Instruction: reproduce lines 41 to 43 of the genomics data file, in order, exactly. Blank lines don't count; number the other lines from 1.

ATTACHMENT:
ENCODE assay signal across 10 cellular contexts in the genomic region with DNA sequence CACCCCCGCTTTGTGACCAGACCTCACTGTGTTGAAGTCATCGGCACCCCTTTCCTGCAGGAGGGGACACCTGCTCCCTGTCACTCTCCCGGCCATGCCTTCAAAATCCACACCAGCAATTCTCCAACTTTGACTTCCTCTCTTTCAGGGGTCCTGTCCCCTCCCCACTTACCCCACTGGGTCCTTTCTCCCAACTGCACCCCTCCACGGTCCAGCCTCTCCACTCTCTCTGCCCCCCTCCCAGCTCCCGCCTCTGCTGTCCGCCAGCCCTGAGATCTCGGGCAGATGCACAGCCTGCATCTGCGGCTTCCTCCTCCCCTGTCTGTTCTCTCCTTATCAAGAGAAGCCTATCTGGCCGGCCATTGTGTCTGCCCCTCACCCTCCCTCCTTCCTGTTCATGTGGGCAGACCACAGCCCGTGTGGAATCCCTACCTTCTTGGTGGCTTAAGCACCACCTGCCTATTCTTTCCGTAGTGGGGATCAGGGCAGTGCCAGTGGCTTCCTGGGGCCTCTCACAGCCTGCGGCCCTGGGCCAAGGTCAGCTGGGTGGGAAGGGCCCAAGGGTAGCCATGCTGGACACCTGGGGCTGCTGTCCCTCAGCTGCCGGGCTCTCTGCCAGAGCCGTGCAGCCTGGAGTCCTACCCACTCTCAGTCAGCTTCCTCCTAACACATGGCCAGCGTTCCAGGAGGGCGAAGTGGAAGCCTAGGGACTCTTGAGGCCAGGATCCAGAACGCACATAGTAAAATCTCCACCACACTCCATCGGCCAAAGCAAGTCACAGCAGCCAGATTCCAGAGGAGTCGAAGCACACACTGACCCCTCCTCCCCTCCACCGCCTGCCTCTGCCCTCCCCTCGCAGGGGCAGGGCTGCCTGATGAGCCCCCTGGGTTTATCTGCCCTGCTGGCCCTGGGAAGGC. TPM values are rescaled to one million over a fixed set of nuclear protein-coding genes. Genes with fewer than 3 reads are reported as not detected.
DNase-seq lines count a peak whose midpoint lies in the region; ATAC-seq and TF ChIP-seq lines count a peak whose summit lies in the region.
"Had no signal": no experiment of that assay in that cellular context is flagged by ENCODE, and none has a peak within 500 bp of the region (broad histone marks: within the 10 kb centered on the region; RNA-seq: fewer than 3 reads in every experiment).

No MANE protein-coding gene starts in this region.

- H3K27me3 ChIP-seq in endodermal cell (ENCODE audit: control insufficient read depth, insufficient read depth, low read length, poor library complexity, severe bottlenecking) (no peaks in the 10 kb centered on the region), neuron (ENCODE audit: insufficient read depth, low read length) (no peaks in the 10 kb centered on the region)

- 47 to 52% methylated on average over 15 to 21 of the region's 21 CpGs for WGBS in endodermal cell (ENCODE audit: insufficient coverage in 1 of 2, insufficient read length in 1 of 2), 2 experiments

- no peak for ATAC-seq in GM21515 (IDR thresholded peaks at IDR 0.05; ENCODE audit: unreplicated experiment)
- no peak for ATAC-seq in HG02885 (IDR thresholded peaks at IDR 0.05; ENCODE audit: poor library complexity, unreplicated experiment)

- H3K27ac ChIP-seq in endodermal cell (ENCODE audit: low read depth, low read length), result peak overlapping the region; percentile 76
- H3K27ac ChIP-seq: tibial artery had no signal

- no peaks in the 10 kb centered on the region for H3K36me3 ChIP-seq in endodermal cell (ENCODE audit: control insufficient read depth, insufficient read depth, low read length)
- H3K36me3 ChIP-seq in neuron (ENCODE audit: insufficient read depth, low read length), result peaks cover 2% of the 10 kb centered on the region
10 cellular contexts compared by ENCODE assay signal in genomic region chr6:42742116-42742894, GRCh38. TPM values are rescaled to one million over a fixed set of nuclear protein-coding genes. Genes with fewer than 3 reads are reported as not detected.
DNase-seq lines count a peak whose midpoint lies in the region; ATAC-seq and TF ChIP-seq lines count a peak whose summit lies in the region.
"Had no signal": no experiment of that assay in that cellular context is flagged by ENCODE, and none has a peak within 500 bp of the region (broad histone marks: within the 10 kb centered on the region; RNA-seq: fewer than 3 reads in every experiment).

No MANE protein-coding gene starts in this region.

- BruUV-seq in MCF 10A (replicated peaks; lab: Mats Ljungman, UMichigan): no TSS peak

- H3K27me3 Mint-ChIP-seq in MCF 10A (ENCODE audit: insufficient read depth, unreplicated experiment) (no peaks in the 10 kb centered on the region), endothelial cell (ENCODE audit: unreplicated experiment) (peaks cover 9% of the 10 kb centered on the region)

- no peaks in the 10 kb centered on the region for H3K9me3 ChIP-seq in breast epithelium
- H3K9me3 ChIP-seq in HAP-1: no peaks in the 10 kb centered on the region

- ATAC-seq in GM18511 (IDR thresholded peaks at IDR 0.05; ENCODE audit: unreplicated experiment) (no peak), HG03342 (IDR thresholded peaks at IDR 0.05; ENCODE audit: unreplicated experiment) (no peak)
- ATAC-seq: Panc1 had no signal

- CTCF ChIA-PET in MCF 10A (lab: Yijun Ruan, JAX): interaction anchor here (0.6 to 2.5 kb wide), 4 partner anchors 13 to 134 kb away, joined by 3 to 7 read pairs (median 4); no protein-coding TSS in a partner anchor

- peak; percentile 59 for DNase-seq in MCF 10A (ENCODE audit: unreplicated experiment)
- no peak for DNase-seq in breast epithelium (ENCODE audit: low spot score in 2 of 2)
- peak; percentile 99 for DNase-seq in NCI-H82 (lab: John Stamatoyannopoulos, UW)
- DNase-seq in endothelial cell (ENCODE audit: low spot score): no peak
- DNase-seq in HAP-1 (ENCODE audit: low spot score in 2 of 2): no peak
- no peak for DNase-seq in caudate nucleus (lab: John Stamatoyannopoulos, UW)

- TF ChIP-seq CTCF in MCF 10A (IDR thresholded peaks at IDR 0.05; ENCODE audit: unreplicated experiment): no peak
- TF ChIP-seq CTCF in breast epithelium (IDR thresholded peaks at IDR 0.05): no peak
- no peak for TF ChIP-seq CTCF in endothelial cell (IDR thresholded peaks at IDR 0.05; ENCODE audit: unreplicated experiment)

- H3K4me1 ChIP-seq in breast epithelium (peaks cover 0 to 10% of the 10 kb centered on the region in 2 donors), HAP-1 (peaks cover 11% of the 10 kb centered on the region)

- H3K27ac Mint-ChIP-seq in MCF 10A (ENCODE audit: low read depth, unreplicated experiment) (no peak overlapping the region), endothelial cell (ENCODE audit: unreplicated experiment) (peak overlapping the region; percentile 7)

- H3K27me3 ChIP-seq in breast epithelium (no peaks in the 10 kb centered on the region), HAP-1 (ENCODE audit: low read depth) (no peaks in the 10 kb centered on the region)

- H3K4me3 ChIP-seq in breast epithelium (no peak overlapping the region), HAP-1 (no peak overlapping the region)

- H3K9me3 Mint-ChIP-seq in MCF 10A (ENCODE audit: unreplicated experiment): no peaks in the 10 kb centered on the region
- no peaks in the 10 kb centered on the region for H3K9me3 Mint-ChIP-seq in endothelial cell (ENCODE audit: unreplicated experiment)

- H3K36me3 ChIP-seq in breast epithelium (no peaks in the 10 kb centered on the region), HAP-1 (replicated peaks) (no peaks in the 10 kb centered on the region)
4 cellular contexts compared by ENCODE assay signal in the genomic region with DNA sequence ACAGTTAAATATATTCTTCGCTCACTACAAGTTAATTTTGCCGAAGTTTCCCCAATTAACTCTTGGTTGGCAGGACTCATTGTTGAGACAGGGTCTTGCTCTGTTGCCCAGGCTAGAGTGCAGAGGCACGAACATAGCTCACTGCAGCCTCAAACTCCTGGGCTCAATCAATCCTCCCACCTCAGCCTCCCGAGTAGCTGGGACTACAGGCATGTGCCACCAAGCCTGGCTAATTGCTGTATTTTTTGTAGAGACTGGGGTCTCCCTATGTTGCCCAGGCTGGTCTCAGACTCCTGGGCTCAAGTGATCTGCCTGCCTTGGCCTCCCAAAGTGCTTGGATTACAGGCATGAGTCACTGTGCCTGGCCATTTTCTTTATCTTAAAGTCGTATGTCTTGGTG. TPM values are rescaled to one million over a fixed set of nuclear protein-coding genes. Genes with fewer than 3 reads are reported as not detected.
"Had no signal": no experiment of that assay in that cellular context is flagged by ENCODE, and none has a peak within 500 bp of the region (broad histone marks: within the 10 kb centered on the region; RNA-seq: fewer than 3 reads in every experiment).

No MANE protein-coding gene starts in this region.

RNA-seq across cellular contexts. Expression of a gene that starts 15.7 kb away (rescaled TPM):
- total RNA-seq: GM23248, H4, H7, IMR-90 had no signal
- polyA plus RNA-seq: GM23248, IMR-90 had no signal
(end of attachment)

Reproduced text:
"Had no signal": no experiment of that assay in that cellular context is flagged by ENCODE, and none has a peak within 500 bp of the region (broad histone marks: within the 10 kb centered on the region; RNA-seq: fewer than 3 reads in every experiment).

No MANE protein-coding gene starts in this region.

RNA-seq across cellular contexts. Expression of a gene that starts 15.7 kb away (rescaled TPM):